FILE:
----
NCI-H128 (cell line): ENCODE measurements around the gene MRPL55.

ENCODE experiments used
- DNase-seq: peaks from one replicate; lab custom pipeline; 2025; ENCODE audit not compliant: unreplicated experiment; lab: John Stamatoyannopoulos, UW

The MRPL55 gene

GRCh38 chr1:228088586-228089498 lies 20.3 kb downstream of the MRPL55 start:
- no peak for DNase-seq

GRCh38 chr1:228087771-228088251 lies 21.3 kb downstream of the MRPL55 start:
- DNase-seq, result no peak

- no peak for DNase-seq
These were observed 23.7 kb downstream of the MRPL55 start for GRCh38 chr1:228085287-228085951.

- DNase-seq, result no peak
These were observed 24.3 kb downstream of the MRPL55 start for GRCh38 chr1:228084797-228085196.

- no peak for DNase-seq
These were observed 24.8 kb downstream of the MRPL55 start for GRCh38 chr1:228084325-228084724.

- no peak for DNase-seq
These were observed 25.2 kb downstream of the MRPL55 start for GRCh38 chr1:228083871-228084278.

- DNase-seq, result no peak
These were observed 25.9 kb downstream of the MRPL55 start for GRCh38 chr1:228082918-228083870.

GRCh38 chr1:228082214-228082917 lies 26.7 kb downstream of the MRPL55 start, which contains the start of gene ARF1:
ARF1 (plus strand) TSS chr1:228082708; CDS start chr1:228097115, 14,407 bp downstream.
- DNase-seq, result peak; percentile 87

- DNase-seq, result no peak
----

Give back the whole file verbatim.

NCI-H128 (cell line): ENCODE measurements around the gene MRPL55.

ENCODE experiments used
- DNase-seq: peaks from one replicate; lab custom pipeline; 2025; ENCODE audit not compliant: unreplicated experiment; lab: John Stamatoyannopoulos, UW

The MRPL55 gene

GRCh38 chr1:228088586-228089498 lies 20.3 kb downstream of the MRPL55 start:
- no peak for DNase-seq

GRCh38 chr1:228087771-228088251 lies 21.3 kb downstream of the MRPL55 start:
- DNase-seq, result no peak

- no peak for DNase-seq
These were observed 23.7 kb downstream of the MRPL55 start for GRCh38 chr1:228085287-228085951.

- DNase-seq, result no peak
These were observed 24.3 kb downstream of the MRPL55 start for GRCh38 chr1:228084797-228085196.

- no peak for DNase-seq
These were observed 24.8 kb downstream of the MRPL55 start for GRCh38 chr1:228084325-228084724.

- no peak for DNase-seq
These were observed 25.2 kb downstream of the MRPL55 start for GRCh38 chr1:228083871-228084278.

- DNase-seq, result no peak
These were observed 25.9 kb downstream of the MRPL55 start for GRCh38 chr1:228082918-228083870.

GRCh38 chr1:228082214-228082917 lies 26.7 kb downstream of the MRPL55 start, which contains the start of gene ARF1:
ARF1 (plus strand) TSS chr1:228082708; CDS start chr1:228097115, 14,407 bp downstream.
- DNase-seq, result peak; percentile 87

- DNase-seq, result no peak